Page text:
• Barry says:

        Just to add, when we moved to our current place 4 years ago there were very few earthworms and then found lots of flatworms. 4 years later, having dug a large pond, got hens, have hedgehogs wandering around the garden, and improved the soil with composting a lot, the situation seems a lot better and finding a lot of earthworms. Not sure which has helped the most, but suspect the hens – one is a very busy lady turning over leaves etc…

        So, hope is out there!

  15. Mario says:


    So my lawn is infested with flatworms, not sure what type. They’re black on top, brown under, and I’ve seen them eat earthworms a well.

    I’ve been going out every night for the past week, with a spray bottle with white vinegar, just spray them and they’ll pretty much dissolve in 20 minutes, or they’ll just dry up and die.

    This is easier than picking them up into a container if there’s a lot. It will hurt the grass, but I find it much easier.

    If there’s a way to mass-eliminate these worms, let me know!

  16. Eileen says:

    8 years on from my first post, still have the Australian Flatworms. The frog population has not been very good lately, due I think to them laying spawn too early, I do have free range chickens as well, they eat them but I am concerned that any eggs would survive going through their stomachs.
    I have found and killed 286 this year which is a lot less than other years. I do have more large worms than when I first noticed them, my attitude is each one I kill is a worm saved. I notice that areas where I have found and killed large numbers seem relatively free of them next year, so I am making an impact.
    On balmy damp nights I have seen them mating and hanging around in groups of up to five . Reading this back I sound slightly deranged, but I hate to find dissolved worms on the path in the mornings.
    Look for them at the base of walls, they like to live in cracks between crazy paving, and at path edges.
    I drop them into a jar of salty water, I was sprinkling salt on them then realised my chickens were eating the salty corpses.
    My garden seems fine,and I now appreciate any worms I find.

    • Otter says:

      Thank you for your update so many years later. It’s really helpful to hear your findings and stories.

    • R Thompson says:

      not good news that they can shrink and wait for earthworm population to recover interesting though if anyone finds something to eat them please share! do badger eat them?

    • R Thompson says:

      not good news that they can shrink and wait for earthworm population to recover interesting though if anyone finds something to eat them please share! do badger eat them? I also noticed less snails and empty shells I used to have a lot and hedgehog and badger.No badger for coupe years I thought it was access issue now am not sure.Hedgehog fat and still around so fingers crossed hes helping me control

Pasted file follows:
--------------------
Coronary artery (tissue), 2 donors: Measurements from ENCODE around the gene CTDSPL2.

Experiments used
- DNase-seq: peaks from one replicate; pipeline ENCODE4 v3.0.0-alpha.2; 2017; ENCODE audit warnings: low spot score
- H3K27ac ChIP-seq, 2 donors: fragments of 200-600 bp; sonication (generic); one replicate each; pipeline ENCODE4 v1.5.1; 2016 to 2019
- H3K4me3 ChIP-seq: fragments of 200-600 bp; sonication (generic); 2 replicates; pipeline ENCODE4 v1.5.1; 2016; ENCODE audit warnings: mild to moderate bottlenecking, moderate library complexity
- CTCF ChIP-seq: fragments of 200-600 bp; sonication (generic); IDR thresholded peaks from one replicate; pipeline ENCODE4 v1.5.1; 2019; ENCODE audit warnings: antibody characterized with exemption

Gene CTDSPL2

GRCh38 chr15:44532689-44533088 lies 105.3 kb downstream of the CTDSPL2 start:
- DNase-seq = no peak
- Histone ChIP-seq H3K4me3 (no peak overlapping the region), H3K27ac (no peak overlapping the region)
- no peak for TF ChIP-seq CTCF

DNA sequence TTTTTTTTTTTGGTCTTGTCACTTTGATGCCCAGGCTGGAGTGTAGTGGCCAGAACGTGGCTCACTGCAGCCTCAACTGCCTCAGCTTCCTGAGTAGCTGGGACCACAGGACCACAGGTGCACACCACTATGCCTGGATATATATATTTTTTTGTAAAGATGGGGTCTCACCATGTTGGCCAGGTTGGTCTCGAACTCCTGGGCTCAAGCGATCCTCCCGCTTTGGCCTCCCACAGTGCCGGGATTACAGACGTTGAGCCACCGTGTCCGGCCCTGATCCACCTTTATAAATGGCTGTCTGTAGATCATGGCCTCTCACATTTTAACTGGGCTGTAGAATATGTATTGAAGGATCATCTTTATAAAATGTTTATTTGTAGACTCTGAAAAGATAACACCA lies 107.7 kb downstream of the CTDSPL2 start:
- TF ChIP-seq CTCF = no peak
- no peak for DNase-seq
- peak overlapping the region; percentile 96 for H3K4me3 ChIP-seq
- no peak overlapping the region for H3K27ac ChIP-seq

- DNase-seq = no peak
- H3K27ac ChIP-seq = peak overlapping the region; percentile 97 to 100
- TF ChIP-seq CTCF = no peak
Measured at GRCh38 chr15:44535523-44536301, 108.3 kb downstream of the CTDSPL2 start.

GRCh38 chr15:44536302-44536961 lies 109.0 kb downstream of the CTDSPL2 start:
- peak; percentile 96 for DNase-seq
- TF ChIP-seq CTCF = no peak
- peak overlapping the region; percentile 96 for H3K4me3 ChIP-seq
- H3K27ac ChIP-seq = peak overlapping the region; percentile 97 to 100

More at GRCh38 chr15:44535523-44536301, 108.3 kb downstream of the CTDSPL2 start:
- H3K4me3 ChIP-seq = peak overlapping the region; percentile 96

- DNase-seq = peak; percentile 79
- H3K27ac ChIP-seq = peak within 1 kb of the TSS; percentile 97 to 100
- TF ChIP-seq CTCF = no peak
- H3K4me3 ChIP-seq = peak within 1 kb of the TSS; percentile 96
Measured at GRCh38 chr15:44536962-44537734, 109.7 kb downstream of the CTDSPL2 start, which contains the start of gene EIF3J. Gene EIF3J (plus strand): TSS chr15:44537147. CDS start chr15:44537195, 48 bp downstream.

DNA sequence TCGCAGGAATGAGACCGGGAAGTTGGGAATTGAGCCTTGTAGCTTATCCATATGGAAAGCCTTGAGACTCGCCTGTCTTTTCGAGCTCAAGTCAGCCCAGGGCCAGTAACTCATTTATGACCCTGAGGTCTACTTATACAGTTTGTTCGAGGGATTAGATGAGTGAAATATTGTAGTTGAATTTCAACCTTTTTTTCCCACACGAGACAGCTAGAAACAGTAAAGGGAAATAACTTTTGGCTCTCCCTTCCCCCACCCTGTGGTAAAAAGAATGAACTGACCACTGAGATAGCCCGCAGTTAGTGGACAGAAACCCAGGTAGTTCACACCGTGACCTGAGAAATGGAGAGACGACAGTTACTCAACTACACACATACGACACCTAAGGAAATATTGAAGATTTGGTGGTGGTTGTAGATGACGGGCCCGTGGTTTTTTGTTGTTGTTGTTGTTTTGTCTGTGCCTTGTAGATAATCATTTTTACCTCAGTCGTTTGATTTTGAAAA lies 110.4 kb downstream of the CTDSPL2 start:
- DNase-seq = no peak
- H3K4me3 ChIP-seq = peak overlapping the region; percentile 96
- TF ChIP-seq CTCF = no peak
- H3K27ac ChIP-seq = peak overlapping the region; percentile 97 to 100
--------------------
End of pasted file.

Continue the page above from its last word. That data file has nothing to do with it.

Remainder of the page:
17. Mike says:

    Thanks very much to everyone who has commented previously. I’ve never found as much useful information on flatworms before.
    I have an allotment in Edinburgh on a site where I was advised several years ago that there were flatworms present, but had never recognised one or had experiences like many of those reported by others. The soil on the plot is well nourished and productive and we do see earthworms, sometimes quite large ones, although perhaps not as many as we might expect.
    What interested me here was the photo in the article from Jessica Kate Watts in Mayo. Although I have never seen the big flatworms, I quite often see little dark curled up things in the soil, with a banded appearance, rather like some of the ones in her photo. These are not flat at all, maybe 1-2cm long and 1-2mm across if they were stretched out. Are these the ‘dormant’ phase of the flatworm lifecycle? It would be difficult to get rid of all of them at that stage, but it would at least be useful to recognise them.
    If that’s what these things are, it would confirm that’s it’s possible to live with them, even if you have to do more work yourself to keep the soil good.

    • Holly Rampling says:

      I believe the banded insects you are seeing are millipedes. We have lots in our garden. I think millipedes are what’s in the picture on this page so I reckon that’s what you’re seeing too.

  18. Katherine says:

    I live in Dublin and have had both types of flatworms in my garden for a number of years, but at least in some areas of the garden e.g. where there is a collection of potted plants in a corner of my back yard, I am finding lovely big earthworms and sometimes a couple of Australian flatworms close by. It gives me great pleasure to drop these revolting little horrors into a jar of boiling hot water. Ugh! But what I have been wondering is if perhaps centipedes eat flatworms? There seem to be an increasing number of these in the garden, but maybe that’s just wishful thinking on my part. It seems surprising that there hasn’t been more solid research into potential biological control of these flatworms, considering the serious impact they can have on vital native earthworms that are essential for healthy soils etc. Has anyone heard of any such research?

    • Otter says:

      There is anecdotal evidence that centipedes and ground beetles may eat eggs or freshly hatched flatworms. It would be good to do an experiment indeed with native predators!

  19. Eileen Brown says:

    June 16th, 2023.
    Hello flatworm fans!
    Have found and destroyed 1925 this year, numbers reduced as the weather got warmer, and now only finding the odd one under pots or plastic.